We have to understand that interest rates in 2022 are dramatically different from those in 2017 when Buffett started buying the stock. Since interest rates act as gravity on the valuation of all assets, FFO multiples can be misleading and need to be adjusted for changes in interest rates. In terms of FFO multiples, the stock was above Buffett’s valuation by about 15%, but his valuation was actually more than surface level when his yield is adjusted for risk-free rates. Its valuation was then much closer to the “Buffett price” as shown in the graph below. As detailed in the same article:

The chart below shows the yield spread between STOR and the 10-year Treasury note. As can be seen, the spread is limited and treatable. The spread has been between about 1.25% and 3.0% most of the time, which makes sense for a stable and mature company like STOR. Which suggests that when the spread is near or above 3%, STOR is significantly undervalued relative to 10-year treasuries (i.e. I would sell treasuries and buy STOR) .

Now the pink squares indicate when Buffett bought most of his stock. As can be seen, he started buying stocks in 2017 precisely when the yield spread approached 3%. And he added another 31% to his position in the first half of 2020 when the yield spread jumped to a ridiculous 5% due to a combination of very cheap valuation and near risk-free rates. zero. And you can also see that we got bullish on the stock when the yield spread started approaching 3% in early 2020.

By contrast, the yield spread has narrowed to only ~1.1% at the time of this writing (about 5.2% TTM dividend yield minus 4.1% 10 years), near the thinnest level since its IPO. At its acquisition price of $32.25 per share, the yield spread would be even narrower. So I would say that STOR shareholders got a very good deal with Oat Street.

STOR Stock 10-Year T-Bill Yield Spread

Source: Author based on data from Seeking Alpha

Don’t confuse diversification with diworsification

Finally, do not confuse diversification with diworsification. Owning more stocks can help you feel more diversified and therefore more secure. However, experiences have taught us otherwise. Holding a few well-understood titles is far superior to holding a large number of misunderstood titles, both in terms of security and performance.

And nothing illustrates this point better than the following comparison between STOR and the broader REIT industry (represented by VNQ). Details are provided in a previous article we published in April 2022. And some highlights are quoted here:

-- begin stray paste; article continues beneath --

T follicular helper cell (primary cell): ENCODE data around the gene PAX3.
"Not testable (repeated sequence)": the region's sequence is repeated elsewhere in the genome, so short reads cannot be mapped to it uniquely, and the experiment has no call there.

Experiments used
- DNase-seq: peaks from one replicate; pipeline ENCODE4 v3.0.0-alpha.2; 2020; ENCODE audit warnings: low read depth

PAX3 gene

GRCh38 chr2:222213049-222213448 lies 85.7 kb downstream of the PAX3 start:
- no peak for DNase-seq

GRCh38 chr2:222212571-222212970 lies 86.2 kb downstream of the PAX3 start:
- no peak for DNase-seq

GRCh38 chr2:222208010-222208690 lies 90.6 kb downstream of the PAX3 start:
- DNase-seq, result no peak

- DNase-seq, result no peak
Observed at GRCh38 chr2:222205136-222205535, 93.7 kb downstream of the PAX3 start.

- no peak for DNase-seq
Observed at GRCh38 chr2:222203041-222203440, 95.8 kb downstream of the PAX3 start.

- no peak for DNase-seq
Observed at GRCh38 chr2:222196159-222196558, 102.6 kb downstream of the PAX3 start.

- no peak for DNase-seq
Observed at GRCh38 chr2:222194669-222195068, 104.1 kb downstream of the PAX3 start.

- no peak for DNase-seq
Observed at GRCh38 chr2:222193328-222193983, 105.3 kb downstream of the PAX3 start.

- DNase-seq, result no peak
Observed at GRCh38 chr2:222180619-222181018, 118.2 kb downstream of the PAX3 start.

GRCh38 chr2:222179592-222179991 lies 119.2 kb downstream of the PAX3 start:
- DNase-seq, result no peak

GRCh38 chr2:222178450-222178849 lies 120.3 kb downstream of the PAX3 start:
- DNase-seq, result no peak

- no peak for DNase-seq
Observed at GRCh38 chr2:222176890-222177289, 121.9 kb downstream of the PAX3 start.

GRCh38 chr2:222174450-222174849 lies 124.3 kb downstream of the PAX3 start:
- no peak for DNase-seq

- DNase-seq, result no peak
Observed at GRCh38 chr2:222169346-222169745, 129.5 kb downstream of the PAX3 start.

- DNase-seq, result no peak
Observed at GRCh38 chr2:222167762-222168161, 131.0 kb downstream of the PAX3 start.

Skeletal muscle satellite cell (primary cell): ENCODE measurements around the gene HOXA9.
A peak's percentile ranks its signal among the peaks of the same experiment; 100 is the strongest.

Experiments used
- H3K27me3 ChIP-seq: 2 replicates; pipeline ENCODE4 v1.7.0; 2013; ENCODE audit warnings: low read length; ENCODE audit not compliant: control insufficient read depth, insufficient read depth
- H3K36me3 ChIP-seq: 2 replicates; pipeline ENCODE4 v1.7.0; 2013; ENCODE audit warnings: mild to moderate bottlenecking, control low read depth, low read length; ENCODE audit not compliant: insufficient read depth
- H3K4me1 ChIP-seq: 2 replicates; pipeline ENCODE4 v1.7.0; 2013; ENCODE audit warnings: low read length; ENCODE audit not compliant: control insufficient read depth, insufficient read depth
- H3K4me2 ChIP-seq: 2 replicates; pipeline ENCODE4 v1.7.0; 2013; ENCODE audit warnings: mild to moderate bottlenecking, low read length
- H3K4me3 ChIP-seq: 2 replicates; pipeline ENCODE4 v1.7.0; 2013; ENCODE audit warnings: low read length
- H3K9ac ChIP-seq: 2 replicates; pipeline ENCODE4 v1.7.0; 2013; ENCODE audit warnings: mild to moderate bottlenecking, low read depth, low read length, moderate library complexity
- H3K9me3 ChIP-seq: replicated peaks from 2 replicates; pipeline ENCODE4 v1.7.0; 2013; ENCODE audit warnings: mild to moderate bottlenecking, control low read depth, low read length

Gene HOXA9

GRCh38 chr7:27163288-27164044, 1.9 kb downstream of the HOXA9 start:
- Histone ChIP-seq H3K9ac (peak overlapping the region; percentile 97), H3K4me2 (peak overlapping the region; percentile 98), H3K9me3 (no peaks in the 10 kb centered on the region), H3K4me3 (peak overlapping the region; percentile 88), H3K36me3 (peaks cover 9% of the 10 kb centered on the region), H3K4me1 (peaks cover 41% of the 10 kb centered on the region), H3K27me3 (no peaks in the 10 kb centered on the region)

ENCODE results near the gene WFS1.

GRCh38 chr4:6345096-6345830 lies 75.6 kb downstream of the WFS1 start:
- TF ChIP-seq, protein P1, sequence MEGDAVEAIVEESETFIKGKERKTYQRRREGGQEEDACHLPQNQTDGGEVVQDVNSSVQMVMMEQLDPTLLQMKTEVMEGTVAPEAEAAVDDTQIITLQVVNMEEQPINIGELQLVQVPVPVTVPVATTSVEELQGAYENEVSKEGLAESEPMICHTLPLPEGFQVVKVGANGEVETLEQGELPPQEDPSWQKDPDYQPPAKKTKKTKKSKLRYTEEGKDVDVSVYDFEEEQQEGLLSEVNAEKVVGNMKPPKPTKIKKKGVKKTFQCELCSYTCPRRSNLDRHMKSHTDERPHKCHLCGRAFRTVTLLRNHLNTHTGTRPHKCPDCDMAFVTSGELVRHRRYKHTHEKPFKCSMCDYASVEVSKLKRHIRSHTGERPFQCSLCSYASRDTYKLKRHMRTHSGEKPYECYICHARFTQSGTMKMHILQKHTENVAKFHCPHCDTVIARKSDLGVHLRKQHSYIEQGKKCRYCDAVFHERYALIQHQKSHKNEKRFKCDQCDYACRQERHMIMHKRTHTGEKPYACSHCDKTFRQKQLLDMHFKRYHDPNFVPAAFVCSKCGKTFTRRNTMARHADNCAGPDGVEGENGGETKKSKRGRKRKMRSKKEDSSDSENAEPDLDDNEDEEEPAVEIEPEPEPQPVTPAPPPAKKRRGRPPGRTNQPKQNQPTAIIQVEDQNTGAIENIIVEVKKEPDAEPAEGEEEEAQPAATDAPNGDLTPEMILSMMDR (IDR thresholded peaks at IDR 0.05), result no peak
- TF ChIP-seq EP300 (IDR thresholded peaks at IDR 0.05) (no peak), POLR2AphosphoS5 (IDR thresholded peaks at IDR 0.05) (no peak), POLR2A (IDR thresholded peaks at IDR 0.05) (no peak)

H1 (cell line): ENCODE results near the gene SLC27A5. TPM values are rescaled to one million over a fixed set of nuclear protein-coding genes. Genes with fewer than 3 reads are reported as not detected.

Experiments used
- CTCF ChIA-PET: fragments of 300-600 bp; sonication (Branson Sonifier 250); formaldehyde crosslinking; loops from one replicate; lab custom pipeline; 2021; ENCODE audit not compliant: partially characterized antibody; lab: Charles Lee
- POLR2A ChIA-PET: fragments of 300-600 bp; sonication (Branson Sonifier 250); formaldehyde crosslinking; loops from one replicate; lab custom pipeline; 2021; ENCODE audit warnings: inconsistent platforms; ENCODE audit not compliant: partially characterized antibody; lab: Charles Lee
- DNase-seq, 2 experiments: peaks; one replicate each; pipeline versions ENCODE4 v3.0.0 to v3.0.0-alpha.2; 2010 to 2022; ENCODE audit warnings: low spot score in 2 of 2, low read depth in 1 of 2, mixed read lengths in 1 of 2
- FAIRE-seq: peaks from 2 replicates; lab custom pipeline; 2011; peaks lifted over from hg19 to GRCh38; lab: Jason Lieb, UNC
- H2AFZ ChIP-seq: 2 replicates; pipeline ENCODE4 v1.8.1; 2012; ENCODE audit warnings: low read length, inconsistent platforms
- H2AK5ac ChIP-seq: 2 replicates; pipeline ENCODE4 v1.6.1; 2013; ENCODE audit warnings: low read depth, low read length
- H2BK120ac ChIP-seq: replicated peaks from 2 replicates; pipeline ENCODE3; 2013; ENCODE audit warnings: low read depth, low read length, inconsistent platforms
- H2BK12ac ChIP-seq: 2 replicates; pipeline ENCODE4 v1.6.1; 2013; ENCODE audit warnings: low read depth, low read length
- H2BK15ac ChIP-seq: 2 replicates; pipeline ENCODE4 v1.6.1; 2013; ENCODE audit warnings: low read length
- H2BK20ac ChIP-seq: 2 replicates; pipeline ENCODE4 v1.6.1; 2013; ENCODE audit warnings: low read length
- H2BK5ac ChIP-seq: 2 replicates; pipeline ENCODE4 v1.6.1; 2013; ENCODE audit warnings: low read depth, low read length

• STOR offers greater profitability, consistency and valuation than VNQ. Its price to cash flow ratio is 30% lower than the industry average.
  • In particular, if we use dividends as a proxy for returns to owners, STOR currently provides a yield of around 2.4% above VNQ (5.1% vs. 2.7% and more later).
  • Due to its superior profitability, it is no surprise that STOR also delivered superior performance than VNQ.

STOR versus VNQ

Source: Author based on data from Seeking Alpha

STOR Equity Portfolio Returns

Source: Portfolio Viewer

Risks and Final Thoughts

Note, however, that you must be able to withstand the higher price volatility of STOR than the sector fund, which brings us to the last checkbox on our list. If you don’t feel comfortable with company fundamentals or are concerned about day-to-day price fluctuations, stay within your circle of expertise and don’t buy the stock in the first place.

To conclude, this article is most likely our last article on STOR. Congratulations to STOR shareholders for receiving an excellent acquisition transaction. And our best wishes for the STOR business, the best in the new Oak Street family. And finally, we urge all investors to develop a checklist to guard against their own investment weaknesses and blind spots – everyone has them. And if you think you can rely on your wits or willpower to overcome them, chances are you’ll just repeat them. You need a MECHANISM more than anything else, and a good checklist is the easiest and most effective mechanism in our experience.

I hope our following checklist helps you identify other opportunities like STOR!

  • Don’t bet against Buffett.
  • Our odds improve dramatically if we can get below the “Buffett price”
  • The Buffett price should always be interpreted in the context of risk-free interest rates.
  • Don’t confuse diversification with diworsification.

Sallie R. Loera